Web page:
Labor has detailed the first budget of their administration after nearly a decade of Coalition rule.
The historical impact of this one, however, has been lessened by the swirling currents of global affairs. Treasurer Jim Chalmers has spent the last few months throwing cold water on the expectations that this will be an all-singing, all-dancing Labor budget of old.
Instead, he’s geared this one towards restraint, even cutting back on some of the spending promised under the last government.
“This is a responsible Budget that is right for the times and readies us for the future,” Chalmers said.
The three “primary objectives” of the economic policy that Labor has laid out are: “responsible cost of living relief, strengthening the economy, and beginning the hard yards of budget repair,” according to Chalmers.
He’s clearly playing this one with the expectation of successive years in government, saying that it will “lay the foundations of a stronger, more resilient economy” and that it will “do more than batten the hatches against global uncertainty”.
Prime Minister Albanese has also said that the budget can only do so much and that it’s impossible to “change nine years of chaos” in one go.
However, that doesn’t mean that it’s white bread and not worth paying attention to. There are some meaty morsels in there too that will appeal to voters. Here are the juiciest.
Tax and (Don’t) Spend
The big fight throughout the past few months has been over the stage three tax cuts set to come in in 2024. The cuts, which are expected to cost $254 billion over 10 years, have been legislated since 2018, with the Labor party making it an election promise to see them through.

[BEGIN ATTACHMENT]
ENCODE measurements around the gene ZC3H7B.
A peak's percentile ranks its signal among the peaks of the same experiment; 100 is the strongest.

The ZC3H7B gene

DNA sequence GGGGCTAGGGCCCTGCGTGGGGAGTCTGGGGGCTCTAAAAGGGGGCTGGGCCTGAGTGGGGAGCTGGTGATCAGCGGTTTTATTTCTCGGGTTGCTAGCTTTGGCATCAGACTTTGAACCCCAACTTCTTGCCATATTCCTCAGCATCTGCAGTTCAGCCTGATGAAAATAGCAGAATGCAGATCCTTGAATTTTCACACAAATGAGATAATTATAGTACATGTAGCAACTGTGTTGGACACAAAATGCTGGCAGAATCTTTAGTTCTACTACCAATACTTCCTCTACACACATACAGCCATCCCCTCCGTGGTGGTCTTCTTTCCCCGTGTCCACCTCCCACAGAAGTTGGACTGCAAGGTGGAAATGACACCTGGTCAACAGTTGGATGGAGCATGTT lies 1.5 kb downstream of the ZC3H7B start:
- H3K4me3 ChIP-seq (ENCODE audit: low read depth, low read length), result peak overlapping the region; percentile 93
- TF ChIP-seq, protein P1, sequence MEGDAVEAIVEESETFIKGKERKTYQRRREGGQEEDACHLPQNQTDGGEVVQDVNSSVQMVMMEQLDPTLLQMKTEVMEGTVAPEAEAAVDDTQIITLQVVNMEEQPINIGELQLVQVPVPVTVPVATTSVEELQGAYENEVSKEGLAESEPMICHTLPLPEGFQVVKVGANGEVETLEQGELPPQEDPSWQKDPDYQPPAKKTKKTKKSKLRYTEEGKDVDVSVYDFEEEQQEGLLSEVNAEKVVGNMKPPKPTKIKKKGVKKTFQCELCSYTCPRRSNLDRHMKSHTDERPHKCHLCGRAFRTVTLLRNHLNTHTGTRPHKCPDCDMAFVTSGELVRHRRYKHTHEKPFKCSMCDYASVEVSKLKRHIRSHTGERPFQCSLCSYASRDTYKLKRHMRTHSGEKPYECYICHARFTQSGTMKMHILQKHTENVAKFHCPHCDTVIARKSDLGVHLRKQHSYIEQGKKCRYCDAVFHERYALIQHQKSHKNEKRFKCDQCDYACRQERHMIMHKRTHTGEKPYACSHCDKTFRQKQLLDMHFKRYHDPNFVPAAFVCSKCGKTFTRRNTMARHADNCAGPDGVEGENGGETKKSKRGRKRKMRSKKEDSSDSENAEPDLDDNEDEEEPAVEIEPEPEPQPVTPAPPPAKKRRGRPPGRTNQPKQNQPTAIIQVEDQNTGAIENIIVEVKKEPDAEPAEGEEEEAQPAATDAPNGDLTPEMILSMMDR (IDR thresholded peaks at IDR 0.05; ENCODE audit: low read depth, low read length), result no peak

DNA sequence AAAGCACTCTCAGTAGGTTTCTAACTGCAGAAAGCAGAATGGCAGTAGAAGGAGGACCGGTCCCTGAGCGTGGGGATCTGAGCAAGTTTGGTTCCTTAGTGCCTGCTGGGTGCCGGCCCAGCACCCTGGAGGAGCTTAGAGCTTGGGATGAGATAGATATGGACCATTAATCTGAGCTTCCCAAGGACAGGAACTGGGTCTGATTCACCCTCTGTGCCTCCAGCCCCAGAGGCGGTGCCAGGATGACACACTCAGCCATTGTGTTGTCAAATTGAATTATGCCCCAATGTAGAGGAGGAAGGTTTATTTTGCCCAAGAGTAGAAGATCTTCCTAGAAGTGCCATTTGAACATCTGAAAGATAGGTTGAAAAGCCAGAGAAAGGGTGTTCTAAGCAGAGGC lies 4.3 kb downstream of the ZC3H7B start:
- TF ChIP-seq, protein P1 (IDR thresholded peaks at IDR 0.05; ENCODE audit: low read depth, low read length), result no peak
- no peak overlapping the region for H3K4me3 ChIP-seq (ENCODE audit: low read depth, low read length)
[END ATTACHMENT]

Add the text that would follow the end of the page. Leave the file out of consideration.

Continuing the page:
Despite costs blowing out, economic conditions changing, and politicians on all sides of the house calling for their removal, Labor has been steadfast in its commitment to them.
The 2022-2023 budget makes no mention of the cuts, meaning they are locked in unless anything changes by 2024.
However, Labor has cut back on spending in order to shape up the national balance sheet in other ways. The first phase of their “line by line”, “rorts and waste” audit will cut $10 billion in expenses, mainly by stopping spending on their own advertising and projects announced under the Morrison government, many of which have been critiqued as cynical vote-buyers.
They have also announced plans to ensure that large multi-national companies pay their fair share of tax, changes that they anticipate will bring in an extra $1.9 billion over four years.
The country also appears to be in better shape than previously anticipated. Coming out of the COVID pandemic, the deficit has been cut by $48 billion, currently sitting at $32 billion. However, the national debt stands at nearly $900 billion, something Chalmers has previously flagged as a concern.
Let a Million Homes Bloom
The housing shortage is one of the key reasons property prices are so high and no one can afford to live anywhere. In an attempt to address that, Labor will increase the housing supply by a million homes, starting in 2024.
“Rents are through the roof, and many families are struggling to keep up,” Chalmers said.
“Supply hasn’t kept up with demand, which means too many struggle to live close to where they work.
“Too many are stuck on waiting lists for social housing. And for too many, the great Australian dream of home ownership seems completely out of reach.
“Our country can do better than that.”
The Federal Government has announced that they will create an additional 10,000 new affordable houses, with each state and territory expected to do the same. The plan is to have all of these built over five years, with a million extra in the market by 2029.
This is in addition to different 30,000 new social and affordable homes that the government has also committed to.
Lower deposits and smaller mortgages are also being offered for 40,000 eligible Australians.
While the plan sounds impressive, it’s not actually that out of line with historical growth in the housing supply. In the past five year, a little over 985,000 homes were built.
Paid Parental Leave Increase